The Sound of Metal

In Sound of Metal, first-time narrative director Darius Marder introduces us to a world most have the luxury of never experiencing — losing the ability to hear.

But through immense craft and nuance, viewers become fully immersed in a newly deaf character’s life, forming an empathetic bond unlike most films in recent years.

Sound of Metal follows Ruben (Riz Ahmed), the drummer for a small-time metal band, who is rapidly and quite unexpectedly losing his hearing. During a show, Ruben begins to experience a ringing sensation in his ears and partial hearing loss, but regains it a short while later. Thus begins the hardest battle of his life. 

Riz Ahmed as Ruben in “Sound of Metal.” (Amazon Studios)

Throughout the film, Marder effectively evokes how closely our identity is tied to our senses and how they dictate our behavior and reactions to the world around us. For Ruben, music is his life. He’s dating Louise (Olivia Cooke), the only other member of the band, and they live in their Airstream RV as they tour around the country. When his hearing starts to fade with no signs of returning, Ruben goes into a tailspin. Adding tension and more depth to his struggle is the revelation that Ruben is a recovering heroin addict. 

Ahmed’s thoroughly authentic performance is easily the best part of the film — no small accomplishment, considering there’s a lot to like here. His subtle delineation of the anxiety and fear of losing his hearing and falling victim to his old habits is completely engrossing.

In order to help the transition while also staying accountable, Ruben is taken by Louise to a recovery house where he can live and attend meetings with other addicts who are also deaf. This turn of events brings the reality of both struggles into focus, the idea of relapsing adds tension, especially when we see his behavior become more erratic as he continues to try and cope. It turns out hearing loss and addiction share some of the same stages — namely denial. Ruben spends his time looking for alternatives to avoid his noiseless fate and becomes consumed with getting a cochlear implant.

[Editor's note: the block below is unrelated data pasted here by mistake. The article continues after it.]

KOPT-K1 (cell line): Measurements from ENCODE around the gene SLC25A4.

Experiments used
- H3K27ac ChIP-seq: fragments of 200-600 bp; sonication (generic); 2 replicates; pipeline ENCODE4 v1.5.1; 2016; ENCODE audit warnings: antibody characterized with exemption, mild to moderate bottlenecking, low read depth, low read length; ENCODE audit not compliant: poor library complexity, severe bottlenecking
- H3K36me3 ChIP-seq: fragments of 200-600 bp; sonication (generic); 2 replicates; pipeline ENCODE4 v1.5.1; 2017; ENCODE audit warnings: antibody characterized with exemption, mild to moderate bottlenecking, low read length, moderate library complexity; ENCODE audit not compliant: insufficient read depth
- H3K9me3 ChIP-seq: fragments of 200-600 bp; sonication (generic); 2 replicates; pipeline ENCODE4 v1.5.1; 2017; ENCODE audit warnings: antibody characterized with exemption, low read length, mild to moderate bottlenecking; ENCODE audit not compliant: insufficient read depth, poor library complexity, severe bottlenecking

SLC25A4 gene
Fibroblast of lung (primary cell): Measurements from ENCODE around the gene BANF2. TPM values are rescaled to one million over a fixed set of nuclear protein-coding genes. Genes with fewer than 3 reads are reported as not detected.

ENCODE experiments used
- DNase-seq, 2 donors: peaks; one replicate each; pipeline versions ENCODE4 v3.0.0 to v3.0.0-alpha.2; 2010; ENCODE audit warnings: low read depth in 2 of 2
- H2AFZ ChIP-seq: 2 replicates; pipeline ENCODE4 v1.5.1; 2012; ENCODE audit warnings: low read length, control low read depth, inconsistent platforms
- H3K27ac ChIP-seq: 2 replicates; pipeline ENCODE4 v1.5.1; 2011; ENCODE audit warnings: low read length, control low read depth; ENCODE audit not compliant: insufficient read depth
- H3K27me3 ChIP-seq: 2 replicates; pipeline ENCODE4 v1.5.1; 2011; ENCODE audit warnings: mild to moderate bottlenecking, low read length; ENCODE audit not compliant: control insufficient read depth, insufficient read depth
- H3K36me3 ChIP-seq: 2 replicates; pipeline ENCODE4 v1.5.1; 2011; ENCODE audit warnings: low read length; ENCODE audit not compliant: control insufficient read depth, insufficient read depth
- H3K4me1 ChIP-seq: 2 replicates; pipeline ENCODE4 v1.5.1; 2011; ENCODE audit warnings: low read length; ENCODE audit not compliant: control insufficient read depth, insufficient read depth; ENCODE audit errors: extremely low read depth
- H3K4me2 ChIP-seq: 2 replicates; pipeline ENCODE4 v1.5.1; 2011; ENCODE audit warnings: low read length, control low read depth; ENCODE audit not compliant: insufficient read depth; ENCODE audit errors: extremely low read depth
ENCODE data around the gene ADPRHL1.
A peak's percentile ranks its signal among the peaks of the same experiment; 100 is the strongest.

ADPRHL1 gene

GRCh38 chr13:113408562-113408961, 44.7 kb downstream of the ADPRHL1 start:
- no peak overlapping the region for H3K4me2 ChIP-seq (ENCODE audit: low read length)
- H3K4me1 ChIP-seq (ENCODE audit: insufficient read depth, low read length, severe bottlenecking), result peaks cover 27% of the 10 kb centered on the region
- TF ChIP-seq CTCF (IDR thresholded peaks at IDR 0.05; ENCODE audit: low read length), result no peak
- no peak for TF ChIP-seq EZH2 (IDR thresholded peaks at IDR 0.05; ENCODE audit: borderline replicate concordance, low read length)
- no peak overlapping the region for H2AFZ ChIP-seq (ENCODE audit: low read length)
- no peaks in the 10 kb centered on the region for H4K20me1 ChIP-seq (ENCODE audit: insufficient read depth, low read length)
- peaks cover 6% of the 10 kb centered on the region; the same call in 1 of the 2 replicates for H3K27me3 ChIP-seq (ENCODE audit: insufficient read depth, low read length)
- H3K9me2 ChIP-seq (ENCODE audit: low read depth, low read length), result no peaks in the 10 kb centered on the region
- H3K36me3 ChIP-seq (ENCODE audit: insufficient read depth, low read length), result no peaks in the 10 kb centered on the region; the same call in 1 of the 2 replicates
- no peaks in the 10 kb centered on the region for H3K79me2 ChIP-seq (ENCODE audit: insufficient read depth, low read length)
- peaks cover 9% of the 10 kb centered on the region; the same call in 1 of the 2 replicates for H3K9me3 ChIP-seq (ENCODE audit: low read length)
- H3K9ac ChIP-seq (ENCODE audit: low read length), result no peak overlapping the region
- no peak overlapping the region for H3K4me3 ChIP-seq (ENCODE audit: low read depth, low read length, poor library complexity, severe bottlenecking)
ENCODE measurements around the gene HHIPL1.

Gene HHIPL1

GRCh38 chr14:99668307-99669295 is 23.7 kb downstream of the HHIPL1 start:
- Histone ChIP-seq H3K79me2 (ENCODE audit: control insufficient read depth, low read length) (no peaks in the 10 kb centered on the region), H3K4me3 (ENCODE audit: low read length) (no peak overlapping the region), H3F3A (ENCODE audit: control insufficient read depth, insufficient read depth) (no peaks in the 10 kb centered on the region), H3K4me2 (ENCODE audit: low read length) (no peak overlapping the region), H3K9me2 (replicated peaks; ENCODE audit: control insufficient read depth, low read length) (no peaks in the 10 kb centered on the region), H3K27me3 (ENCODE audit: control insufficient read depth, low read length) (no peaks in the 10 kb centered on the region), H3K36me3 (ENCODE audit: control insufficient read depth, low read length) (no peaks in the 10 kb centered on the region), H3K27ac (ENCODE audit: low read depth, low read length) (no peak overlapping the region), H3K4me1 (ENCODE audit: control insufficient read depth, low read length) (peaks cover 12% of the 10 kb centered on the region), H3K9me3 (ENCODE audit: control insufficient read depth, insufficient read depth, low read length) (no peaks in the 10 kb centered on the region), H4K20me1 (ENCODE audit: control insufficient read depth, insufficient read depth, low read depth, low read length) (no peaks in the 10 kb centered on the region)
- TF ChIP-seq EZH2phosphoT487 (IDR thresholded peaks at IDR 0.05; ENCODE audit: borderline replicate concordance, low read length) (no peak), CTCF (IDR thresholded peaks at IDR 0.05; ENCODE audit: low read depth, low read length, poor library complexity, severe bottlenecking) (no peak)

Paul Raci as Joe in “Sound of Metal.” (Amazon Studios)

At the recovery house, he finds a sponsor in Joe (Paul Raci), who becomes the shepherd helping Ruben become acquainted with his new way of life. Joe is both fatherly and hostile, doing his best to break through the walls Ruben has put up. Raci is fantastic in this role and, like Ahmed, is completely believable, which makes the characters’ connection all the more powerful. There are certainly moments in their interactions that are so raw and personal that it feels more like spying on real people than watching a film. Raci slips into this role as if he’s been mentoring deaf addicts his whole life. 

Marder also co-write the film with his brother Abraham, his second such credit after penning 2012’s The Place Beyond the Pines with director Derek Cianfrance. The two films share a similar DNA, and the idea of Marder directing this film seems natural, though I can’t help but imagine what this film would look like under Cianfrance’s confident direction. While the film is a strong directorial debut for Marder, there are several scenes towards the end, depicting Ruben embracing his new life, that feel somewhat unearned, as if we missed a scene or two between his resentment and revelation. 

That’s nothing to be too picky about, though, as the film’s pros far outweigh its cons — especially its sound design, easily the best from any 2020 release. Far from merely a  clever use of audio, Sound of Metal is an experience. We are fully undergoing the loss of hearing with Ruben, and it’s so immersive that you can’t help but feel just as frustrated and scared as him. 

Overall, Sound of Metal is a deeply emotional and personal story of survival and understanding yourself and your place in the world. The performances from Ahmed and Raci are some of the year’s best — particularly Ahmed — and the film itself is an easy Top 10 pick.

5 out of 5

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